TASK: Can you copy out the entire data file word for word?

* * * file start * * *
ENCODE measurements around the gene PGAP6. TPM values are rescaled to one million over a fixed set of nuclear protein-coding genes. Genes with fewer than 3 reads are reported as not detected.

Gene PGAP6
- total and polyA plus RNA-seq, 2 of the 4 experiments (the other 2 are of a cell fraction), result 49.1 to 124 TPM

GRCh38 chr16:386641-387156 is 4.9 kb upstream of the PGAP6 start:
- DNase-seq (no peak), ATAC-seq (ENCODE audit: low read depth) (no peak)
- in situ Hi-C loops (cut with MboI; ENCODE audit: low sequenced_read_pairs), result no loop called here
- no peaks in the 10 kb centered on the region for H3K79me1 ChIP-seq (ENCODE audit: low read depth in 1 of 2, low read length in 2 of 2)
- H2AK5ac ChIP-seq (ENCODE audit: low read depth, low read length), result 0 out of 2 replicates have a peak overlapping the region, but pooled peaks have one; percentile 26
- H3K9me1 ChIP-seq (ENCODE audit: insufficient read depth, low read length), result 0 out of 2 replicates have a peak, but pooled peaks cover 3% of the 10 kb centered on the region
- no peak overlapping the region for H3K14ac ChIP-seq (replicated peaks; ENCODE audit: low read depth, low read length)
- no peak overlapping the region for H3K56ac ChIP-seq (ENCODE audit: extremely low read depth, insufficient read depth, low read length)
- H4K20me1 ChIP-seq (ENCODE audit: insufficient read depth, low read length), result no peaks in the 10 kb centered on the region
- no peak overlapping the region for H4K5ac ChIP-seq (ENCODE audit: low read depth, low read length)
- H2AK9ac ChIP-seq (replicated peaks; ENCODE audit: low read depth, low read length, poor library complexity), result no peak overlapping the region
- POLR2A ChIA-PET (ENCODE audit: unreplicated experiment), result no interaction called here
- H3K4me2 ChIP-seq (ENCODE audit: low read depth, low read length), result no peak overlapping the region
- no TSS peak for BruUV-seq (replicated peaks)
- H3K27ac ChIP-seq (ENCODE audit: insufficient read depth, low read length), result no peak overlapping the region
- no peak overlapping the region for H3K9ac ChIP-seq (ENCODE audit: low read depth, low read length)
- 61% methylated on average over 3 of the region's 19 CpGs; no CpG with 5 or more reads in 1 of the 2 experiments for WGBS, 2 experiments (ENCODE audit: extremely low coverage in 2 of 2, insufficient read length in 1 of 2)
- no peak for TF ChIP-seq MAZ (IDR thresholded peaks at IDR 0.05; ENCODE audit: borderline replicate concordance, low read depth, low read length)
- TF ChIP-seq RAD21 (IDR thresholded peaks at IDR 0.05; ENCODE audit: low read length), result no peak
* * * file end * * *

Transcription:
ENCODE measurements around the gene PGAP6. TPM values are rescaled to one million over a fixed set of nuclear protein-coding genes. Genes with fewer than 3 reads are reported as not detected.

Gene PGAP6
- total and polyA plus RNA-seq, 2 of the 4 experiments (the other 2 are of a cell fraction), result 49.1 to 124 TPM

GRCh38 chr16:386641-387156 is 4.9 kb upstream of the PGAP6 start:
- DNase-seq (no peak), ATAC-seq (ENCODE audit: low read depth) (no peak)
- in situ Hi-C loops (cut with MboI; ENCODE audit: low sequenced_read_pairs), result no loop called here
- no peaks in the 10 kb centered on the region for H3K79me1 ChIP-seq (ENCODE audit: low read depth in 1 of 2, low read length in 2 of 2)
- H2AK5ac ChIP-seq (ENCODE audit: low read depth, low read length), result 0 out of 2 replicates have a peak overlapping the region, but pooled peaks have one; percentile 26
- H3K9me1 ChIP-seq (ENCODE audit: insufficient read depth, low read length), result 0 out of 2 replicates have a peak, but pooled peaks cover 3% of the 10 kb centered on the region
- no peak overlapping the region for H3K14ac ChIP-seq (replicated peaks; ENCODE audit: low read depth, low read length)
- no peak overlapping the region for H3K56ac ChIP-seq (ENCODE audit: extremely low read depth, insufficient read depth, low read length)
- H4K20me1 ChIP-seq (ENCODE audit: insufficient read depth, low read length), result no peaks in the 10 kb centered on the region
- no peak overlapping the region for H4K5ac ChIP-seq (ENCODE audit: low read depth, low read length)
- H2AK9ac ChIP-seq (replicated peaks; ENCODE audit: low read depth, low read length, poor library complexity), result no peak overlapping the region
- POLR2A ChIA-PET (ENCODE audit: unreplicated experiment), result no interaction called here
- H3K4me2 ChIP-seq (ENCODE audit: low read depth, low read length), result no peak overlapping the region
- no TSS peak for BruUV-seq (replicated peaks)
- H3K27ac ChIP-seq (ENCODE audit: insufficient read depth, low read length), result no peak overlapping the region
- no peak overlapping the region for H3K9ac ChIP-seq (ENCODE audit: low read depth, low read length)
- 61% methylated on average over 3 of the region's 19 CpGs; no CpG with 5 or more reads in 1 of the 2 experiments for WGBS, 2 experiments (ENCODE audit: extremely low coverage in 2 of 2, insufficient read length in 1 of 2)
- no peak for TF ChIP-seq MAZ (IDR thresholded peaks at IDR 0.05; ENCODE audit: borderline replicate concordance, low read depth, low read length)
- TF ChIP-seq RAD21 (IDR thresholded peaks at IDR 0.05; ENCODE audit: low read length), result no peak